As new parents we listen to every single little noise our babies make. Breathing, snorting, snuffling, rolling, kicking - whatever the noise, it acts as a signal, communicating a range of needs at a time when words are off the table.
As our children get older they become more independent and our need to sit and really listen lessens. As our children grow we find that we are more able to listen to them alongside getting lots of our to do list completed. Of course this can be extremely useful but listening is vital to a child’s wellbeing and their ability to develop connection, empathise and share.
When a child feels listened to it builds their self-esteem, places value on their contributions and develops their understanding of their place in the world. It is impossible to actively listen to your child 100% of the time however by making attempts at the following we can improve the relationships we have with them and help them to feel secure.
EYE CONTACT. When a child speaks to you, turn and face them. By doing this we are signalling to them “I am present and I am ready to listen”.
DEVICES. A child is well aware that our attention is being divided when we have one eye on a screen and another on them. This situation is common and reasonable as we try to accommodate the many aspects of parent life. Instead of trying to multitask, turn to your child and inform them that you are busy right now and that you will be ready to listen in a minute. Ask them to place their hand on your arm so that they know they have been acknowledged and that you are coming back to them. Wait for a moment where you can pause the present task so that you can turn to your child and give them your full attention.
This technique is also effective if you are speaking with another adult and your children are prone to interrupting. My children place a hand on my arm so that I know they are there and that they have something they want to say. When I have finished my conversation I take their hand and show them that I am listening. With a bit of luck it will avoid thousands of half finished conversations. They are also aware that interrupting for an emergency is permitted!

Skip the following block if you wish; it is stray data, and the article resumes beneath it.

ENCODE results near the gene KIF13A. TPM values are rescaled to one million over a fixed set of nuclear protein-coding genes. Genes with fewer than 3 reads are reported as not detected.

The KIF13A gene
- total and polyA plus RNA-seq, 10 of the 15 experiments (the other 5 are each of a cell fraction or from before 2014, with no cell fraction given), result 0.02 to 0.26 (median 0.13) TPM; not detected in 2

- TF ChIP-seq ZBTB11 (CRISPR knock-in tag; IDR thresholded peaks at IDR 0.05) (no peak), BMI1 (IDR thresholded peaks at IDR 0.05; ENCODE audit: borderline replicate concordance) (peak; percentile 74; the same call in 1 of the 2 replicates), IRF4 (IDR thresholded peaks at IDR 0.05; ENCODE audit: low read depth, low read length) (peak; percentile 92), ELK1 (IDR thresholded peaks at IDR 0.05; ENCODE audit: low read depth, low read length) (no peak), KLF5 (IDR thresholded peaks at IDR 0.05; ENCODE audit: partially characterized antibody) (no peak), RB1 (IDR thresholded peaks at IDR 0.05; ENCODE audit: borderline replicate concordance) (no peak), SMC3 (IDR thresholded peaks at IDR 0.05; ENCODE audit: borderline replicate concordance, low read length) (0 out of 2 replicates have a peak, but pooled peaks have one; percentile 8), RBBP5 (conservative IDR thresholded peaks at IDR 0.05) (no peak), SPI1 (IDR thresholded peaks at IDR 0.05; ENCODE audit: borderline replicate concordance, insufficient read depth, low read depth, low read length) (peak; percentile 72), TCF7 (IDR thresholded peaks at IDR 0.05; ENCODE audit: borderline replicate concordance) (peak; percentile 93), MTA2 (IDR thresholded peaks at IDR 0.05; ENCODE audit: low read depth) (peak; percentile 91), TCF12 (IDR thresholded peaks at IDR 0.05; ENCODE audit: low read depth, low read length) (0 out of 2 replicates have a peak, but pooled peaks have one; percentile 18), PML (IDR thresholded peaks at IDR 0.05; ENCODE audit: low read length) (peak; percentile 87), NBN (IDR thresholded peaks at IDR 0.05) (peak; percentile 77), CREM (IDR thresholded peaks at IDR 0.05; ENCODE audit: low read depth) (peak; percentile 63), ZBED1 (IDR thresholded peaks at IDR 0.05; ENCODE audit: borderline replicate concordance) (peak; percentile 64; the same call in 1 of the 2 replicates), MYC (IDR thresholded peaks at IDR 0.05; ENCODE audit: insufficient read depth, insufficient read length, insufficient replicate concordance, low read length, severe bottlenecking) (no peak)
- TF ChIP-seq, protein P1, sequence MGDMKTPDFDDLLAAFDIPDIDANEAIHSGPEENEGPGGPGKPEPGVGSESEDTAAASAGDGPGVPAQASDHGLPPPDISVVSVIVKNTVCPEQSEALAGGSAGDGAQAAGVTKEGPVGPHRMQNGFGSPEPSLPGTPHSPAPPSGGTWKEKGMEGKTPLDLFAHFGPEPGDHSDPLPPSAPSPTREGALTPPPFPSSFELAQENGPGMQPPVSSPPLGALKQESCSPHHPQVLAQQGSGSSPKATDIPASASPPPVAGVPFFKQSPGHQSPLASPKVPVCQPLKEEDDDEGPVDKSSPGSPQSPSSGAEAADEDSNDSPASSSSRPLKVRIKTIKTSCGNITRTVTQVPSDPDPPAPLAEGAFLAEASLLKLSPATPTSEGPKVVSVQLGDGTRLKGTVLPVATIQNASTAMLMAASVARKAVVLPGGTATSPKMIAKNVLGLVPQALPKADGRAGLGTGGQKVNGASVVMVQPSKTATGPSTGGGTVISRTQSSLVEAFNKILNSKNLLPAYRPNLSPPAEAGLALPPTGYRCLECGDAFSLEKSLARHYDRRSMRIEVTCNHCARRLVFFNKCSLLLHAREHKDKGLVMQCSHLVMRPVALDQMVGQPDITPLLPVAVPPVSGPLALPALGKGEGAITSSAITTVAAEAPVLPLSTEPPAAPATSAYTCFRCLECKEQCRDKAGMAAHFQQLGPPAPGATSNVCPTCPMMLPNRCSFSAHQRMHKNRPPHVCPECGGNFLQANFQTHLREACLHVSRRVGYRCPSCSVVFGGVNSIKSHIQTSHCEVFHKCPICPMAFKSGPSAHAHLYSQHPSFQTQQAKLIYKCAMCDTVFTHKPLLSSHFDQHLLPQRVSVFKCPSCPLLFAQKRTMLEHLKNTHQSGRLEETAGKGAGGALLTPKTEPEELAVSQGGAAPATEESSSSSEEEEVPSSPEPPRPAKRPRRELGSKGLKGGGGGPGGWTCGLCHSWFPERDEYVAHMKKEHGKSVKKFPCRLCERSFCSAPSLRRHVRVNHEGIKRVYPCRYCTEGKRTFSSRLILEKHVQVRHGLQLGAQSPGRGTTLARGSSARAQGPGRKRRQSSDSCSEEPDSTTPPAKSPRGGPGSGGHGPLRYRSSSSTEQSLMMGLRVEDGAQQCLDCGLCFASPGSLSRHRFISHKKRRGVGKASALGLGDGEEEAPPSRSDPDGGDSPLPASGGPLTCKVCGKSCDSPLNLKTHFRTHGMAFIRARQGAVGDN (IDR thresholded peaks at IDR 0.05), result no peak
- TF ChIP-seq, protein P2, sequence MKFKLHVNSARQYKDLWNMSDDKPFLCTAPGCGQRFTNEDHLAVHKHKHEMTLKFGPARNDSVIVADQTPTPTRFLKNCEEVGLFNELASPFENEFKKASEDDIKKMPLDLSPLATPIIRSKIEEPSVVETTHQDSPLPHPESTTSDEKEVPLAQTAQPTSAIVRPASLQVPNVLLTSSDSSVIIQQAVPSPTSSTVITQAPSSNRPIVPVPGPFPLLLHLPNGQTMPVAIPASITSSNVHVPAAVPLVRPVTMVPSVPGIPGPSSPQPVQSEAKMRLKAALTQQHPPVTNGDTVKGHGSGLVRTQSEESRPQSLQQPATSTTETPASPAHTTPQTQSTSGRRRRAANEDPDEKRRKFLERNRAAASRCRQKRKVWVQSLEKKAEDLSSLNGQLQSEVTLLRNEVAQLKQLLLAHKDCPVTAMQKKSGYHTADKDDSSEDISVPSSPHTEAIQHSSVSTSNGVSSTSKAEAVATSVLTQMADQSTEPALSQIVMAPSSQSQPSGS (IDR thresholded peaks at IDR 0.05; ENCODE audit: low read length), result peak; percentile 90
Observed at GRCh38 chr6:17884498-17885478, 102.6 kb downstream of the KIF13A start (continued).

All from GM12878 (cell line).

ACKNOWLEDGE AND RESPOND. When your child is telling you something, always consider it important. “I only have 9 raisins and he has 10” may not feel like it should be broadcast on the 9 o'clock news but to your child it feels like a major event. Acknowledge what your child has said and reflect it back to them “You feel it is unfair that you have less raisins than him, I can see it is making you angry, I understand why you might feel like that”. This shows your child that you have heard what they are saying, you recognise the emotion that comes with this situation and you are being non-judgemental of it.
MINDFULNESS. As always mindfulness comes to the rescue. The more we practice mindfulness the more we will be able to apply it in our day to day life. There is a specific mindfulness practice that can enhance our ability to pay attention fully - it is a practice of focusing on your breath alongside really listening to someone talk for three minutes, you then swap and you do the talking. Practicing this mindful listening regularly enhances your listening skills. Alongside this, any mindfulness practice will develop our ability to be present. Mindfulness allows us to consider a response rather than experience a reaction, this is vital in all parenting.
TOUCH. When your child approaches and begins to talk to you, with permission, place a hand on their hand, tenderly hold their arms or place a hand on their knee. Touch can be a very powerful way of connecting and signalling that you are showing up for them. Always pay close attention to your child’s response in order for them to refuse this physical connection should they wish to. Asking first before you cuddle, tickle children or even before changing a baby's nappy are ways we can model the concept of boundaries and consent.
STOP. If you are on the move and you can sense that your child is starting to get angry, upset or frustrated, stop, come down to their level and look into their eyes as you communicate with them. This will help them to know that they are being heard, that their feelings are being recognised and that they are safe.
TIME. Finally, set aside times where your child has regular opportunities to talk. This could be bath time, after story time, meal time or on the walk to school. These are vital occasions that provide a point of connection where a child knows they can share what they are experiencing, thinking or feeling whether that be what they had for lunch at school or how their peers have been treating them. They know that that moment is always available.